[London]: n.p., . 4to. 16 pp. FIRST EDITION, SECOND ISSUE. Caption title. Woodcut initial, head- and tailpiece. Disbound; other than a tear down the center of A2, interior in good condition. The letter “G” in brown ink in upper left corner of the title page. Item #17564
First edition, second issue; according to Wing, this copy is an enlarged printing of a previous pamphlet issued the same year (Wing, P422). The anonymous author, quickly identified as Henry Parker, published Some few observations on the eve of the English Civil War. He here argued in support of the Parliament, stating the need for a bicameral legislature with complete sovereignty. He also discusses the importance of the king’s assent in legislative matters. However, he insisted that the two house of parliament had the absolute power to enact emergency action to serve the populace, saying that the “surest basis” of government “is the common consent and whose most honourable end is the common good.” Parker’s incisive and inflammatory comments produced countless rebuttals and responses from Royalists, and decisively set the pamphlet wars into motion.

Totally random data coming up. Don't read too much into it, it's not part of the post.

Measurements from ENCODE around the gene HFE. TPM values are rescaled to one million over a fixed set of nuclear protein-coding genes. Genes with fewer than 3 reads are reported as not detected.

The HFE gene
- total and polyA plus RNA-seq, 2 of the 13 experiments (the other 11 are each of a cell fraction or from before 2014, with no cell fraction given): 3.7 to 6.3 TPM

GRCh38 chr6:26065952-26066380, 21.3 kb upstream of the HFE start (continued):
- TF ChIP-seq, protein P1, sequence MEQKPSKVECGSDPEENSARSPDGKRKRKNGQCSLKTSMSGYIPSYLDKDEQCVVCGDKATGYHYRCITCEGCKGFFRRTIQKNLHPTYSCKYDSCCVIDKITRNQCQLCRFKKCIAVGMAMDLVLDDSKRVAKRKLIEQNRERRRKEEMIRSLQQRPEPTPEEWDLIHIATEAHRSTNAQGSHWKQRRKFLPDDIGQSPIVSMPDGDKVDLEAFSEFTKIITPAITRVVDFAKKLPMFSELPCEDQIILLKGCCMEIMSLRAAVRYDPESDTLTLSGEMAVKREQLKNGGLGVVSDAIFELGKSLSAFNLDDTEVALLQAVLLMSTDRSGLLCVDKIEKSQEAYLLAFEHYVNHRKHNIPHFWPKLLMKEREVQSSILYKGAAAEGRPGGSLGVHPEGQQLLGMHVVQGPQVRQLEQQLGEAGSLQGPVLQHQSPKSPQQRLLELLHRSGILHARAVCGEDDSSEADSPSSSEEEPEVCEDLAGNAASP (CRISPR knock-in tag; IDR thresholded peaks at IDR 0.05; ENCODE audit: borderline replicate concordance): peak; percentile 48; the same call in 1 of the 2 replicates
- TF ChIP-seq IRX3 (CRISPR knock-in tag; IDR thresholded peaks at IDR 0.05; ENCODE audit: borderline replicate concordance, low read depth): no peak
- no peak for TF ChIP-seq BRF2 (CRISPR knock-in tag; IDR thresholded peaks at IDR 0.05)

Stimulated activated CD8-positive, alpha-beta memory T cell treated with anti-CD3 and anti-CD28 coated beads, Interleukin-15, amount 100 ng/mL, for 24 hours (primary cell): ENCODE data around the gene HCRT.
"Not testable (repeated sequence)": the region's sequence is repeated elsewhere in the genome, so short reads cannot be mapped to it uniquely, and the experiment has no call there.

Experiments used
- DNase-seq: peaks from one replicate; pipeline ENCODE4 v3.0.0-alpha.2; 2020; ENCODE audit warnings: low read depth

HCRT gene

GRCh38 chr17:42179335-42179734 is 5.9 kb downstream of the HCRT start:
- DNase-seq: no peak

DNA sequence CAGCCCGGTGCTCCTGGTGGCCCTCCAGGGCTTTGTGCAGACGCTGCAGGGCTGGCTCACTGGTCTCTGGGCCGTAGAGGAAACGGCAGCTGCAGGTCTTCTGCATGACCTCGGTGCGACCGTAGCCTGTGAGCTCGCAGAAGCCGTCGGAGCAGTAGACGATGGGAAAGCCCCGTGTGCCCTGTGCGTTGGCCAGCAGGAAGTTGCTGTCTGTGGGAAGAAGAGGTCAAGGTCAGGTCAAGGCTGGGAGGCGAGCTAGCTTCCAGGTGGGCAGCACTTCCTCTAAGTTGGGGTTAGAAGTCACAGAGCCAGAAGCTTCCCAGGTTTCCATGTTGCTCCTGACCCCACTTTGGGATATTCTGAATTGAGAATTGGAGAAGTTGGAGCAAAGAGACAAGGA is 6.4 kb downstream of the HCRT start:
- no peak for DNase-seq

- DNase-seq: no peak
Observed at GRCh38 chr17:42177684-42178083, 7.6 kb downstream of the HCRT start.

Parker (1604–1652) was a political writer. After anonymously issuing Some few observations he was given the moniker “The Observator” thereby becoming the unofficial spokesperson for Parliament during the pamphlet wars (ODNB). His slogan throughout Some few observations that the monarchy was “singulis major, universis minor” (greater than any but less than the whole) shaped public discourse in the early years of the English Civil War. Despite some ups and downs, Parker continued his pamphleteering throughout the war arguing for public over private interests, the supremacy of the state over the clergy, and insisting that a bicameral parliament was the embodiment of the nation.